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few days after the passage of the Kansas-Nebraska Act, hundreds of Missourians, on the western border, temporarily crossed into the adjoining territory with the intent of taking possession of Kansas in behalf of slavery. On the other hand, associations were formed in the Eastern States to facilitate the migration of their citizens thither with the purpose of making Kansas a Free State. The "Border Ruffians" were determined to drive out the peaceful settlers of the East, and civil war was kindled. A Congressional committee was appointed to investigate the condition of affairs in the disturbed territory, and the majority reported decidedly in favor of the friends of Freedom. This continual sectional agitation of the country, by the unprincipled aggressions of the slave-owners, resulted in the formation of the Republican party of men of all political creeds, who were opposed to the further extension of slavery. In 1856, the new organization nominated Colonel John C. Fremont for the Presidency; the Democrats nominated James Buchanan; and the Americans, or Know-Nothing party, nominated Ex-President Millard Fillmore.

The contest which ensured was exciting and animated. The Republicans carried the six New England States, New York, Ohio, Michigan, Wisconsin, and Iowa. Buchanan, though he lacked a majority over both his competitors, was elected by a decided plurality.

The beginning of his administration was disturbed by a remarkable ruling of the Chief-Justice of the United States, to the effect that a freed negro slave, or a descendant of a slave, could never become a citizen of the Republic. This strained and new construction of the Constitution affected almost every man of African descent in the country, and produced much dissatisfaction and universal discussion, and added intensity to party feeling.

The country was deeply stirred, during the whole of Buchanan’s presidency, by questions relating to slavery. When steps were taken to admit Kansas into the Union as a State, the pro-slavery and the anti-slavery men in that Territory each framed a State Constitution. The Free State men were prevented by violence from voting against the Constitution framed in the interests of slavery; nevertheless, President Buchanan declared it to be legal. At a subsequent election, in which the "Border Ruffians" did not participate, the pro-slavery Constitution was rejected by ten thousand majority. The President, nevertheless, blindly persisted in disregarding this expression of the will of the people, and sent the bogus, pro-slavery Constitution to Congress, and asked that Kansas be received as a slave State. Con-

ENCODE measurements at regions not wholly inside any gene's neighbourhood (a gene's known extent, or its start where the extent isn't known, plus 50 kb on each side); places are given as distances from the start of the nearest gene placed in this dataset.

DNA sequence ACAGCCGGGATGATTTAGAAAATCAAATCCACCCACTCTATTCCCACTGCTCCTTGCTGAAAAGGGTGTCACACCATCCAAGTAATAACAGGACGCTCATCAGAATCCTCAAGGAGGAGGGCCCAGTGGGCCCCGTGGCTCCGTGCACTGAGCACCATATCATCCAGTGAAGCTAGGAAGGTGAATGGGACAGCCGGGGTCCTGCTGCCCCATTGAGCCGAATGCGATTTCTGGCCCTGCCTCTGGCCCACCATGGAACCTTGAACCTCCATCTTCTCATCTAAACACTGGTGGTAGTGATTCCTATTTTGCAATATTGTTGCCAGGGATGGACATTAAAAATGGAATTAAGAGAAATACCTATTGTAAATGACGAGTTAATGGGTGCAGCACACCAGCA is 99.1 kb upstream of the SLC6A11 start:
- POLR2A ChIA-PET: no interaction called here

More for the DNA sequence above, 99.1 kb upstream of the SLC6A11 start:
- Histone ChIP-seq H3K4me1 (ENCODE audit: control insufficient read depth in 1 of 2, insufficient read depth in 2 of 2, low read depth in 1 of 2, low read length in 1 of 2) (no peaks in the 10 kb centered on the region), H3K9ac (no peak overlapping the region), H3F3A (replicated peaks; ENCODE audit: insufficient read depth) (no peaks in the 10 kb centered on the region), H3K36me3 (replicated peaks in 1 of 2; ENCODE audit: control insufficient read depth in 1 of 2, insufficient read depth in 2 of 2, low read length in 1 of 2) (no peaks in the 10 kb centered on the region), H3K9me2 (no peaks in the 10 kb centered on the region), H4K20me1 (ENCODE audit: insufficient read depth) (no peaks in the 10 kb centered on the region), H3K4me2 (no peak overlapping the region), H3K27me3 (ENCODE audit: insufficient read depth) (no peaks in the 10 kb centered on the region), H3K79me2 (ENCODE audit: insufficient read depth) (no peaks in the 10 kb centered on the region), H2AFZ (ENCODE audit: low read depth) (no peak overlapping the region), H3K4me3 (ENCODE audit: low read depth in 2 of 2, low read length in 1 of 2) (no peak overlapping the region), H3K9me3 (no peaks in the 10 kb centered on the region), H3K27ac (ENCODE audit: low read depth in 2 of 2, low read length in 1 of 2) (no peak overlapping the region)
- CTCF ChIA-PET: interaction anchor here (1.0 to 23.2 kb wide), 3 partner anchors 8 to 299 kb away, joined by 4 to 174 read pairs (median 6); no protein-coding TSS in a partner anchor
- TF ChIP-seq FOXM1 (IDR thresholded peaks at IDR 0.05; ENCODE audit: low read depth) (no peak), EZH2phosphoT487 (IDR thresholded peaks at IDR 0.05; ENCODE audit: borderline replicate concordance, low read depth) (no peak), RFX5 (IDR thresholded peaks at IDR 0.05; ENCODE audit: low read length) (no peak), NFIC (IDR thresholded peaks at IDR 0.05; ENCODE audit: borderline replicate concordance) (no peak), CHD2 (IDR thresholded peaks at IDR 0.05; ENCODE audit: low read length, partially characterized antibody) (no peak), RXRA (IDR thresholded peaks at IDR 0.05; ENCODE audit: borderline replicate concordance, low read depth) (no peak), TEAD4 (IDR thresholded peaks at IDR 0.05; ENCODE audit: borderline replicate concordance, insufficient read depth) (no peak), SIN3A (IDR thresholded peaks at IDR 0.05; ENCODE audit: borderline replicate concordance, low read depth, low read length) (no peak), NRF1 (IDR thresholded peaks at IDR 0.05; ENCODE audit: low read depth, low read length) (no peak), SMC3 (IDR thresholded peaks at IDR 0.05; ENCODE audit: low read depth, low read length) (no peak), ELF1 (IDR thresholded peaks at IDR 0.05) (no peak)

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gress, however, properly ordered it to be again submitted to the vote of the people; and it was a second time rejected by a majority of nearly ten thousand; and Kansas at length came into the Union as a Free State.

It was during Mr. Buchanan’s term of office that the slaveholders ventured to claim that the fundamental law of the United States legalized slavery in all her Territories; and some even went so far as to affirm that it made the odious system lawful in all the States of the Union, and the boast was made that the time was not distant when the taskmaster would call the roll of his slaves beneath the shadow of Bunker Hill. The bold attempt to make that Constitution, from which its framers carefully eliminated the words "slave" and "slavery," an instrument of bondage throughout the nation, together with the continued offensive operations of the Fugitive Slave Law, greatly incensed the people of the Northern States; and several of their Legislatures denounced the encroachments in unmeasured terms, and enacted laws to prevent the unjust execution of the black code.